Bill would provide protections for recipients of TPS, DED, and those eligible for DACA
WASHINGTON, DC (June 4, 2019) Today the U.S. House of Representatives passed the Dream and Promise Act of 2019. The bill would provide a pathway to citizenship for people with Temporary Protected Status (TPS), Deferred Action for Childhood Arrivals (DACA), and Deferred Enforced Departure (DED). The American Friends Service Committee (AFSC) – a Quaker organization that has worked for immigrant and refugee rights for over 100 years, welcomed its passage.
“A permanent solution for TPS, DED and DACA recipients is long overdue,” said Peniel Ibe, Policy Associate for AFSC. “Immigrants, allies, and advocates have worked tirelessly to make this happen. We want permanent residency and a pathway to citizenship for all 11 million undocumented people in the U.S., and the Dream and Promise Act is an important first step.”
AFSC and others across the country have been working hard to implement protections for TPS, DED, and DACA recipients – meeting with elected officials, organizing call-in days, and holding local events.
“I want to thank our legislators for standing with us to pass permanent residency legislation for TPS, DACA and DED holders”, said Morena Miron, a TPS recipient from Honduras and member of the New Jersey TPS Committee. “Most of us have spent half of our lives here and cannot safely return to our own countries. TPS holders need permanent residency for ourselves as much as for our citizen children whose educations and lives remain in the United States.”
However, the organization was critical of some of the changes that have been made to the bill since its introduction. Provisions were added that could further criminalize immigrants of color based on their contact with a discriminatory criminal legal system. Gang databases shared by local law enforcement and Immigration and Customs Enforcement (ICE) have drawn critique for being notoriously unreliable and based on racial profiling.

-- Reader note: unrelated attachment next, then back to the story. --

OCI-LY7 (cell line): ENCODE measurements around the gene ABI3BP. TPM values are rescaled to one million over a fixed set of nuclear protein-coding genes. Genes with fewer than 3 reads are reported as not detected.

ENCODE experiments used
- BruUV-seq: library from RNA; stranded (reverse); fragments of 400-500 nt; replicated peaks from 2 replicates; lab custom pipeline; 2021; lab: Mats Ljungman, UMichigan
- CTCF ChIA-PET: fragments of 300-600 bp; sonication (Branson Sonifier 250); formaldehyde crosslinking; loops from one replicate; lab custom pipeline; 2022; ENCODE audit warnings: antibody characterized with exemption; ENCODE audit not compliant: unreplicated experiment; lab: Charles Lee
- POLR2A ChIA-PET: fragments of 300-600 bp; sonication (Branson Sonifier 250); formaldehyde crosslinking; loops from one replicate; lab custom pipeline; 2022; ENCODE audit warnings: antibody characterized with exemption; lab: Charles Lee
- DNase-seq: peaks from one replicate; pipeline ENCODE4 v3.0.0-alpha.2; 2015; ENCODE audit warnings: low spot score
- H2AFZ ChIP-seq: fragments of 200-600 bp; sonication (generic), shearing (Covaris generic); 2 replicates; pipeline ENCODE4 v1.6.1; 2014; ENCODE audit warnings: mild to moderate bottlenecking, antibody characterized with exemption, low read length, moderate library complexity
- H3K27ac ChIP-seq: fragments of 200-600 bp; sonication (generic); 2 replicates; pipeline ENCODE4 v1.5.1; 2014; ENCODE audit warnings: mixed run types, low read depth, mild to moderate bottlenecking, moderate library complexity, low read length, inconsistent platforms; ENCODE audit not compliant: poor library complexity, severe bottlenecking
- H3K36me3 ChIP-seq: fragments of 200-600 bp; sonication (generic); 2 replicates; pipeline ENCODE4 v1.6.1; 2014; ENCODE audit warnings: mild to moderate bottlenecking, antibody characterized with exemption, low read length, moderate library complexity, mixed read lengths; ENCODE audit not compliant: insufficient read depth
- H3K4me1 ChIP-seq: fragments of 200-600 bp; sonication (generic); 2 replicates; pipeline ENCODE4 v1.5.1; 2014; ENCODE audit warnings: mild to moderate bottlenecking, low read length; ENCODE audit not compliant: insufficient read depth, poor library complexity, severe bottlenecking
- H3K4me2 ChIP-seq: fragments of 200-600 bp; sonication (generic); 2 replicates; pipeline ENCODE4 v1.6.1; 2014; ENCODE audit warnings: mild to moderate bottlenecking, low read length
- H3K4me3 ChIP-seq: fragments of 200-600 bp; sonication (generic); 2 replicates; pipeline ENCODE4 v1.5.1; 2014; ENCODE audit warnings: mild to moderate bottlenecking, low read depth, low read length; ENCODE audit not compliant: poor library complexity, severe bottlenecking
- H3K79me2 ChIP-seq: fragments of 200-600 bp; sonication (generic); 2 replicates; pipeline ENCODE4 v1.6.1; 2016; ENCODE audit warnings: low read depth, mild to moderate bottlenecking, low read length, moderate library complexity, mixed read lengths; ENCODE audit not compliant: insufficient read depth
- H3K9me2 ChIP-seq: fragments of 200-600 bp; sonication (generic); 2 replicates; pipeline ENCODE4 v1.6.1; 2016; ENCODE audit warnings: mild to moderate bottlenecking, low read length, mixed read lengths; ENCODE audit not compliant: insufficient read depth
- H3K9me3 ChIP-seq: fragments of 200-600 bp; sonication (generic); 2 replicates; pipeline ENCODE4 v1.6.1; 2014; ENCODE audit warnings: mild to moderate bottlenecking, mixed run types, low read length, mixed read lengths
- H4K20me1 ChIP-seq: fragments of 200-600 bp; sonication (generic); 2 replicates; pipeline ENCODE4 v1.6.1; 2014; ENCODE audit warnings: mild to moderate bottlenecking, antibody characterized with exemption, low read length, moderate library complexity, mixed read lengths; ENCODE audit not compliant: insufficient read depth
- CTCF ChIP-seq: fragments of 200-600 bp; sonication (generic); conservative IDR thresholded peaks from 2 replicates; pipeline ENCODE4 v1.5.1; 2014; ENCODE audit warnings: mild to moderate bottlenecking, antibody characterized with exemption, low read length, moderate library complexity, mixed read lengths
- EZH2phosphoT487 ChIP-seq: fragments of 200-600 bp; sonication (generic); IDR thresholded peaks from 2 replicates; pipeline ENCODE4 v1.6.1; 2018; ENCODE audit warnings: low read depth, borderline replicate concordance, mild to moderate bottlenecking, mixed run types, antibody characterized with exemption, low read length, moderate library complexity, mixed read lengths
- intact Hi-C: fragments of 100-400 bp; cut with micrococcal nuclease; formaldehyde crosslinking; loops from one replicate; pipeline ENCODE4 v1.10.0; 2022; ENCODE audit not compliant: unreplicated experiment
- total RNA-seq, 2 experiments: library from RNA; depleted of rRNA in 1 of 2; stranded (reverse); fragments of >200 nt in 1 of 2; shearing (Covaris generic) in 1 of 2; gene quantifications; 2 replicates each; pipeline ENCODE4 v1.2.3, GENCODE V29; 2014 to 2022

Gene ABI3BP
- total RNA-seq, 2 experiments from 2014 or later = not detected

“The inclusion of language related to gang affiliations upholds racist and anti-immigrant sentiments,” said Itzel Hernandez, Immigrant Rights Organizer for AFSC’s Red Bank, New Jersey office and potential beneficiary of the Dream Act of 2019. “Here in New Jersey, I have seen many young people suffer harsher consequences based on secretive and inaccurate gang affiliation criteria used to wrongfully profile them.”
Conservative lawmakers attempted to add additional harmful amendments right before the bill’s passage, but the House voted down opening the bill to amendments and instead voted on the original bill. The bill now heads to the Senate.
“We are calling on our Senators to act quickly to protect our TPS, DED and DACA eligible community members, without adding provisions that will expand the Administration’s deportation force or exclude more people from accessing relief,” said Kathryn Johnson, Policy Advocacy Coordinator for AFSC.
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The American Friends Service Committee is a Quaker organization that promotes lasting peace with justice, as a practical expression of faith in action. Drawing on continuing spiritual insights and working with people of many backgrounds, we nurture the seeds of change and respect for human life that transform social systems.